Traditionally in Buddhism, delusion refers specifically to delusion around impermanence and not-self. Sometimes referred to as ignorance, this poison or mental state causes us to see things unclearly. When in a state of delusion, we don’t see things as they actually are. Before coming to practice, most of us are not in tune deeply with the ideas of impermanence and not-self in the world and our experience. This leads to suffering as we identify with experience, build identities around our thoughts, and cling to impermanent phenomena. Recognizing that this is the traditional understanding of ignorance and delusion, we’re talking in this post about delusion in a broader sense. There are many ways in which we find ourselves believing something that is untrue, hiding from our own truth, and holding on to delusions.

Holding onto Delusions

We all hold on to some delusions we have. We believe thoughts that arise, hold on to some hope that something will be permanent, have judgements about ourselves that are not true, and respond to others in ways that we think are helpful but really are not. I don’t say this so that you can sit there and beat yourself up. I experience delusion too! My whole intention in writing this post is to help you see where in your life you are holding on to something that isn’t serving you. Perhaps the word delusion is too harsh and doesn’t sit well with you, and that’s okay. Do you believe thoughts that are not true or create suffering? You probably do. In my experience, awareness of delusion in my thinking continues to grow. Quite often I realize I have been having/experiencing some sort of delusion and am just noticing it for the first time.

We hold on to the delusions for a reason. They serve us in some protective way. George Haas, a meditation teacher in Los Angeles, often says that our brains are hardwired for survival, not for happiness. The mind holds onto our delusions and thought patterns because they often protect us somehow. When we judge ourselves for making a mistake or causing harm, we may be protecting ourselves from feeling a deeper pain, guilt, or even compassion. The thought pattern of self-judgement takes us out of the actual emotions and puts us into thinking about the event. We buy into the thoughts, and suddenly take ourselves away from any awareness of what the mind/body reaction is. I have found myself falling into the delusive thinking surround the “fix-it” mind. The mind tries to fix some way I behaved (often in the past and out of my control) by thinking incessantly about it. I believe in that moment that I can outthink reality. This delusion serves me by giving me the feeling that I can control my behavior in the future. It’s wholesome to want to move forward and behave with more skill, but this chaotic, impulse-driven overthinking doesn’t help me understand more deeply. Instead, I can set aside time to really look at my experience with awareness and compassion. The seductiveness of this delusion lies in me not having to actually feel the pain or grief.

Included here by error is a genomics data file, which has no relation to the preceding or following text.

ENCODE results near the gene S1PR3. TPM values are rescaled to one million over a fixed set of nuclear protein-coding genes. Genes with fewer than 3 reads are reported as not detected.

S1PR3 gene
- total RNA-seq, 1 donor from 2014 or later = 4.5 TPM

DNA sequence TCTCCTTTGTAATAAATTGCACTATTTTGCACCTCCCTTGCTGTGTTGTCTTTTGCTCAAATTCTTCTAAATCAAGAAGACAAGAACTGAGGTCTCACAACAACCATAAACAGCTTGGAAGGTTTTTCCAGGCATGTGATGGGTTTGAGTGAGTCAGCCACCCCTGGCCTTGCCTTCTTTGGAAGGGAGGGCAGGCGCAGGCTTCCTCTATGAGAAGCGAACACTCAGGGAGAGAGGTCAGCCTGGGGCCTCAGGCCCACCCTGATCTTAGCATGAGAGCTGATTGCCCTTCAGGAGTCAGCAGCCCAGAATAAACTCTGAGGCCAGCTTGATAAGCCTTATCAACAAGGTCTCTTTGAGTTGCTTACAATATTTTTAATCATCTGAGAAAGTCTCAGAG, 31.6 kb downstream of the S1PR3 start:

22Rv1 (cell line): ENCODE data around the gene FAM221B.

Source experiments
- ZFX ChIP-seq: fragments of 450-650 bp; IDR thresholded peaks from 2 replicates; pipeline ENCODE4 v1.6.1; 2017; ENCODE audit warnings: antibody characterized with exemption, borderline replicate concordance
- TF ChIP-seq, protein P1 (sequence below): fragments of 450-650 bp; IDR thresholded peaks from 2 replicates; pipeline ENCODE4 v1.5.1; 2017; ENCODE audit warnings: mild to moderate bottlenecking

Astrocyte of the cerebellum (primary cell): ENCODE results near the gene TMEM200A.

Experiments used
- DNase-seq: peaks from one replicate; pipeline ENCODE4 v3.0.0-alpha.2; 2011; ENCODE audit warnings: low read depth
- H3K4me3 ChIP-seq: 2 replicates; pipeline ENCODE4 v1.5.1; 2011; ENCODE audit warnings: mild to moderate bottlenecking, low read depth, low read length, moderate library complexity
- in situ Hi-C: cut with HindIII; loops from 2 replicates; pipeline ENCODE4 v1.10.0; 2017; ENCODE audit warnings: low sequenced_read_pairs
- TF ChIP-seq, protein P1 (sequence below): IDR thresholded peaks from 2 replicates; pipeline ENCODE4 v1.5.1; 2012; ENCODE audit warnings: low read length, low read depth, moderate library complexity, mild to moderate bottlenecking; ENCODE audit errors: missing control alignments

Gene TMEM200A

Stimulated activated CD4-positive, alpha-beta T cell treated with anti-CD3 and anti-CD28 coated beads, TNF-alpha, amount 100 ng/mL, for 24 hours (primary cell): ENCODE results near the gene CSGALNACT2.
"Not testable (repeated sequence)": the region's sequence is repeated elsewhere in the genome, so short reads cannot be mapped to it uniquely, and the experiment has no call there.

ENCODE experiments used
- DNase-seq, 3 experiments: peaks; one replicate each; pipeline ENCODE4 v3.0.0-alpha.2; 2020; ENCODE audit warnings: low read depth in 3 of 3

delusionLetting Go of Delusions

Letting go of delusion may be harder than we think. When we set the intention to look at our delusions, we may be a bit surprised to find out how many of our thoughts fall into the category of delusion. It’s natural that we don’t have perfect mindfulness 100% of the time in our daily lives. When we tune in, we can see how our thoughts are sometimes delusive and creating suffering.

In my own practice, the first step toward working with delusion was to simply practice bringing awareness to the thinking mind. You may use certain “thought-triggers.” These are thought patterns that you recognize as a trigger for awareness. Some of my thought-triggers are the fix-it mind, resentment, and not listening to somebody else speaking. When I notice myself doing these things, I recognize it as an opportunity to tune back into my present-time experience. Try bringing some awareness to the thoughts that are arising.

As you cultivate a mind that can bring more awareness to thoughts, you can investigate each thought a little more deeply. Is the thought true? How is it serving you? What does it feel like? By bringing awareness to the thought process, you can really break down some delusion in the thinking. It’s all too easy to get caught up in the thoughts again, so it can be good to investigate thinking in a formal meditation practice. There is a piece within us that knows. The wisdom within us recognizes if something is nudging us toward freedom or toward suffering. Trust yourself, don’t try to figure everything out, and just observe what thoughts arise and where they lead.